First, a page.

Seeking solidarity: The pregnancy pact


What? The latest trend, maybe?

When I was in college, my girlfriend told me about how parents in her high school had worried that Basic Instinct might make their daughters turn lesbian. And, of course, in a small town with nothing for the kids to do, apparently it seemed like a good idea. And the boyfriends, she said, didn’t seem to mind. They were hoping to get some extra action.

Ah, such halcyon days, when girls sharing orgasms was something for parents to worry about. We might wonder if parents in Gloucester, Massachusetts are wishing that was their concern.

Right. Kathleen Kingsbury broke the story for Time:

As summer vacation begins, 17 girls at Gloucester High School are expecting babies—more than four times the number of pregnancies the 1,200-student school had last year. Some adults dismissed the statistic as a blip. Others blamed hit movies like Juno and Knocked Up for glamorizing young unwed mothers. But principal Joseph Sullivan knows at least part of the reason there’s been such a spike in teen pregnancies in this Massachusetts fishing town. School officials started looking into the matter as early as October after an unusual number of girls began filing into the school clinic to find out if they were pregnant. By May, several students had returned multiple times to get pregnancy tests, and on hearing the results, “some girls seemed more upset when they weren’t pregnant than when they were,” Sullivan says. All it took was a few simple questions before nearly half the expecting students, none older than 16, confessed to making a pact to get pregnant and raise their babies together. Then the story got worse. “We found out one of the fathers is a 24-year-old homeless guy,” the principal says, shaking his head.

Okay. Right. Did you catch that?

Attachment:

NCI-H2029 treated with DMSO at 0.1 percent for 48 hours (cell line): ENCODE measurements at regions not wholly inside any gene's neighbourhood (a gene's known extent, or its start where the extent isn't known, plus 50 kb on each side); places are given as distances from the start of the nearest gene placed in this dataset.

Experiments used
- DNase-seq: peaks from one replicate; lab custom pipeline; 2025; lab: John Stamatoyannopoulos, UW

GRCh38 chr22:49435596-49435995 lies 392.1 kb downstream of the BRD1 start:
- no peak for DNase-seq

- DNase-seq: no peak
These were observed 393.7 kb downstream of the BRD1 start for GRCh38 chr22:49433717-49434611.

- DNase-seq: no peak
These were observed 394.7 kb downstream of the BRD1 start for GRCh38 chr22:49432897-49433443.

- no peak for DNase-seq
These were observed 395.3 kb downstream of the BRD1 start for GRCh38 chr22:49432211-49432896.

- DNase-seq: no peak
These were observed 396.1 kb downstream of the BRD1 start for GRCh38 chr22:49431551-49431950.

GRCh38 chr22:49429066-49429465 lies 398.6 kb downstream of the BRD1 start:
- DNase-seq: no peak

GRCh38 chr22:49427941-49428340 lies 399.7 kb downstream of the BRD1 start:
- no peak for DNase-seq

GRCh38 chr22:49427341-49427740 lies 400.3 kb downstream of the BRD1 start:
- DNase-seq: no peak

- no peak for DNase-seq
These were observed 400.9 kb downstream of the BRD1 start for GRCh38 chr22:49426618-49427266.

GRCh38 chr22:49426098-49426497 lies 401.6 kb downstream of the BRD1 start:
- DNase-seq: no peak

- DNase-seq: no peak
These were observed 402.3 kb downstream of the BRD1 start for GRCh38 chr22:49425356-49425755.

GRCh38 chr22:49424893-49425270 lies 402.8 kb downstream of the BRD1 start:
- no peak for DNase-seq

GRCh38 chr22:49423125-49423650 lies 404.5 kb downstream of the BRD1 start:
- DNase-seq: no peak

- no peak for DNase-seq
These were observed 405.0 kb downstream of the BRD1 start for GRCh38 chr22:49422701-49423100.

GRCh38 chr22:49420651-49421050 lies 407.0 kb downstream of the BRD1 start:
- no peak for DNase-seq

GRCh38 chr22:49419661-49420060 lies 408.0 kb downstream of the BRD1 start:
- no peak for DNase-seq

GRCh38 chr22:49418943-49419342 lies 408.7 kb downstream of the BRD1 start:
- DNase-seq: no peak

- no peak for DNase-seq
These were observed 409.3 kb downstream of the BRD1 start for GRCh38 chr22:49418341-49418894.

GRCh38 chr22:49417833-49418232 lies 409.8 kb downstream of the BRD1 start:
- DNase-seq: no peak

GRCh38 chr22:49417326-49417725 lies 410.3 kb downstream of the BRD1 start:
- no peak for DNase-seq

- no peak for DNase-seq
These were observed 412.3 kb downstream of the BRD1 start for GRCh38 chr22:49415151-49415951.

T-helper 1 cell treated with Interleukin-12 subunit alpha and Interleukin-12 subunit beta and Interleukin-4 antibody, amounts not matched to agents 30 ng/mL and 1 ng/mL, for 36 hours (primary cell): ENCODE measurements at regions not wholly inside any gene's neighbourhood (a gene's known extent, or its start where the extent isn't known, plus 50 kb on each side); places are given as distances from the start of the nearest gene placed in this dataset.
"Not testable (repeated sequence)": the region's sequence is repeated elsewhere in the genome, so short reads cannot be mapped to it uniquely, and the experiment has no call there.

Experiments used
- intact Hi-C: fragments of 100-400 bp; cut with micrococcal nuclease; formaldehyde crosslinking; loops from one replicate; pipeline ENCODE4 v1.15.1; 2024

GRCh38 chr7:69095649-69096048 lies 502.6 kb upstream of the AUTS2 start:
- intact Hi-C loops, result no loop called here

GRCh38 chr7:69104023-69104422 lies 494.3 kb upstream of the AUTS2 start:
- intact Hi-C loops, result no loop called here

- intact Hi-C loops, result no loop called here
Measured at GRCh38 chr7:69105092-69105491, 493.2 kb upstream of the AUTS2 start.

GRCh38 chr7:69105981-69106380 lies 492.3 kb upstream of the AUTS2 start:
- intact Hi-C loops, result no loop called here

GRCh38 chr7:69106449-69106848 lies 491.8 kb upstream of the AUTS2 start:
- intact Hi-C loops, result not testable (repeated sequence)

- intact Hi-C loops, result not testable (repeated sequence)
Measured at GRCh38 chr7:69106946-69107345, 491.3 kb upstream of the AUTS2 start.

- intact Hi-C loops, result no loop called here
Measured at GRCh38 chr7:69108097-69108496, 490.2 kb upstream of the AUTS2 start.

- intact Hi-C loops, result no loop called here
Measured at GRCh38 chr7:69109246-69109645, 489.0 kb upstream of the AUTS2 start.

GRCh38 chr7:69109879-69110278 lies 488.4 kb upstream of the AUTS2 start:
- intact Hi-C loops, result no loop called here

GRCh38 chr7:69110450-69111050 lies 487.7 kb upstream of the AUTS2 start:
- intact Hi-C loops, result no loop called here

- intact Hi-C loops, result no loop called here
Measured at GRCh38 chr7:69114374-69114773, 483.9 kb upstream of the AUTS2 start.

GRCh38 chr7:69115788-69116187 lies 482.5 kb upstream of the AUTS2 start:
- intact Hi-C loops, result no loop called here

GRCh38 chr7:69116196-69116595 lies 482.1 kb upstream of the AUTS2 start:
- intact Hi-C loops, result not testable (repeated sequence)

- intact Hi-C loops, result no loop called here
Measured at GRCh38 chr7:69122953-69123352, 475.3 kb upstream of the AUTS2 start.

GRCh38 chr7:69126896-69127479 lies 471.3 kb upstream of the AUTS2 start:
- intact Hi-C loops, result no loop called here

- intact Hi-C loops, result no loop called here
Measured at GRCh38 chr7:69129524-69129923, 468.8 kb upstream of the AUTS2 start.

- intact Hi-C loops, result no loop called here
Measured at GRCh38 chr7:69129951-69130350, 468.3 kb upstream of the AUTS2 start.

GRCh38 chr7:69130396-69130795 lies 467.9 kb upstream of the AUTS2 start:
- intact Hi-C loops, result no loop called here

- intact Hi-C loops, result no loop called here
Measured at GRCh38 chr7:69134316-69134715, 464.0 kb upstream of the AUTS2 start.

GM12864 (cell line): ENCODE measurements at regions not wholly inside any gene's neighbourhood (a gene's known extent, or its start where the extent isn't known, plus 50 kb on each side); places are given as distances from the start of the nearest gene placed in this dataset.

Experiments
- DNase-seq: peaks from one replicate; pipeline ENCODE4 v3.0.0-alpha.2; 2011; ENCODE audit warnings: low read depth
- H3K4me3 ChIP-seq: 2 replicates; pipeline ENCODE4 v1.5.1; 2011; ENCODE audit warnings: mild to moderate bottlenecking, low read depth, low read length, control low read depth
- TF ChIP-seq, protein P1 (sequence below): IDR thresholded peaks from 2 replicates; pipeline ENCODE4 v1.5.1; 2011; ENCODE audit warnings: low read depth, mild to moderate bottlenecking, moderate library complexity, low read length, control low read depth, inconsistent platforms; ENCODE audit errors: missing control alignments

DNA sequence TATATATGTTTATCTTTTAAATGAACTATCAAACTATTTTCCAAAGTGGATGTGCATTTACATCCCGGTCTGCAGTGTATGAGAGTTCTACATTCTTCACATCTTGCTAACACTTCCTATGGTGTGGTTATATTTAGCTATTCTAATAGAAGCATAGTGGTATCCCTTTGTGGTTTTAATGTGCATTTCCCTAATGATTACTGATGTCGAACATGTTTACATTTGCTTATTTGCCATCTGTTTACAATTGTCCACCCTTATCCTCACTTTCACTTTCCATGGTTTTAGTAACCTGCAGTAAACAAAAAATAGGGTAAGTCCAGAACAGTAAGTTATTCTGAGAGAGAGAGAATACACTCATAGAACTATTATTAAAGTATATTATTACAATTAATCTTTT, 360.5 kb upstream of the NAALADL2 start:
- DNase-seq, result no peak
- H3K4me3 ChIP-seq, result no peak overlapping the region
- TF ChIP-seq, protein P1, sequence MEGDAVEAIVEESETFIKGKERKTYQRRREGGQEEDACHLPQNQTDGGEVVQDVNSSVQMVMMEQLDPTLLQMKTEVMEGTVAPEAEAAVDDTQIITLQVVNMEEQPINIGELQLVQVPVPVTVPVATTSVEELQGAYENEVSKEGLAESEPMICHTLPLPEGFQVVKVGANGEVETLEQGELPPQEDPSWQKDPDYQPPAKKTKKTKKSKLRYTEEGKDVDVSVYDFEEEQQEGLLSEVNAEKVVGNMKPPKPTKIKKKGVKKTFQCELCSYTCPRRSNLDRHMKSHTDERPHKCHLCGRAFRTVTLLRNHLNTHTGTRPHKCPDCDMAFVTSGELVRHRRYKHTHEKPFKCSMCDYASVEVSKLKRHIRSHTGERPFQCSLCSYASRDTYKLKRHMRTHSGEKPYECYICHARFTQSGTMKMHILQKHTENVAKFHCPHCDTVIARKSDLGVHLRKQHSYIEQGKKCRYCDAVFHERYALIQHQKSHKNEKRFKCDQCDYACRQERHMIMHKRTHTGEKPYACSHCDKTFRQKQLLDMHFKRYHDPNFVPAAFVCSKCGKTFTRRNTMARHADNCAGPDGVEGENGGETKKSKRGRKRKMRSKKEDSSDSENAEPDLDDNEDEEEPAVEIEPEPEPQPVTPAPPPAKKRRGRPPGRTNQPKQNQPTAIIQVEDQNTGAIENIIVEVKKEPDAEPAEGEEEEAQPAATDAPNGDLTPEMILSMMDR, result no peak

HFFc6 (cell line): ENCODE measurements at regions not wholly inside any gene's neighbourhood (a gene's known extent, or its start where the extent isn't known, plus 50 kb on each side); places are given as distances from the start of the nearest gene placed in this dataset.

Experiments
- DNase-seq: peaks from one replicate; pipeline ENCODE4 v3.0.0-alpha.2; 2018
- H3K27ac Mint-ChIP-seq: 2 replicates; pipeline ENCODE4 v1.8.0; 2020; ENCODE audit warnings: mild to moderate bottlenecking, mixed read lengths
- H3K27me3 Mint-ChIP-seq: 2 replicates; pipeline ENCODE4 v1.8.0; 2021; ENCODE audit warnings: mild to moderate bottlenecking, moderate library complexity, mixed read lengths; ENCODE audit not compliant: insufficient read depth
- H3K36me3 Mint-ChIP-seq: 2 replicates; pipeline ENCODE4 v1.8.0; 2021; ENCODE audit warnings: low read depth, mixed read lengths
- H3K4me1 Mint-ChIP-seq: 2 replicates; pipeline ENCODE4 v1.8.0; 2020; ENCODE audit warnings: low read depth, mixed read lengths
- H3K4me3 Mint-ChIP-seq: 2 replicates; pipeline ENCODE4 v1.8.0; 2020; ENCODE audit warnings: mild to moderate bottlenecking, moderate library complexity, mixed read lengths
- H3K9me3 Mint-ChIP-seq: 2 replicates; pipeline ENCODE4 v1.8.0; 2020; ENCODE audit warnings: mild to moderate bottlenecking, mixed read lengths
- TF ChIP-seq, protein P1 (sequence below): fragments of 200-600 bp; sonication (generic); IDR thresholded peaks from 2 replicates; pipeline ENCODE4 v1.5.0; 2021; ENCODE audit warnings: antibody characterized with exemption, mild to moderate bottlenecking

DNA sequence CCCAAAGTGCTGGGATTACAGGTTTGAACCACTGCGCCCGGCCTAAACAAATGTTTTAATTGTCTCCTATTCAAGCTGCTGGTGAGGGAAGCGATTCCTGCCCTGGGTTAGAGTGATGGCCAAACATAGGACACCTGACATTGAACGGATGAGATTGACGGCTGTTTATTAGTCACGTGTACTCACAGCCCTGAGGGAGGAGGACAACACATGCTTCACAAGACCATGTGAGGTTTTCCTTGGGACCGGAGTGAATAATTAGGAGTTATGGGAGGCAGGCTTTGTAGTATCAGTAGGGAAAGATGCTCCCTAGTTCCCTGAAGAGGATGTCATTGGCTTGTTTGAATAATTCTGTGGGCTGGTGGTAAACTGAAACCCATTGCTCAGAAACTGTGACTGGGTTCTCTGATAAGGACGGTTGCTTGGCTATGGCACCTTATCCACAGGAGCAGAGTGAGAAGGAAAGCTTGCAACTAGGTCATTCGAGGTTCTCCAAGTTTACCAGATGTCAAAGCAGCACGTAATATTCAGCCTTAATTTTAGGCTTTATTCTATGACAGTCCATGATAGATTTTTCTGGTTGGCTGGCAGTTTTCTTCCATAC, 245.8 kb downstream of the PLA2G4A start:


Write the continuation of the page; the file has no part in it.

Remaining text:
Over at FOX News, psychiatrist Keith Ablow blames media glamorization of teen pregnancy. And MySpace. It is an interesting theory.

With films such as “Juno” scoring well among critics and moviegoers last year and the media’s great attention to the birth Thursday of 17-year-old Jamie Lynn Spears’ daughter, many say teen pregnancy is being glamorized in the media.

Keith Ablow, a psychiatrist and FOX News contributor, said factors such as these may have played into a reported pregnancy pact made by girls at Gloucester High School in Gloucester, Mass., where the pregnancy rate has quadrupled in the past year ….

…. “It’s shocking,” Ablow said. “But the other thing we should realize is that we are hot on the heels of Jamie Lynn Spears deciding to start a family and of mass media embracing the notion and waiting with bated breath for her baby” ….

…. Because teens increasingly have more friends on MySpace than they do in real life, it’s no wonder they are searching for something more meaningful, Ablow said.

In a world that is so technologically based, there will be predictable push-back from young people,” Ablow said. “They want to remind themselves that they are alive and human. One of the ways people do this is that they reproduce.

But Ablow’s outlook seems superficial. Kingsbury notes,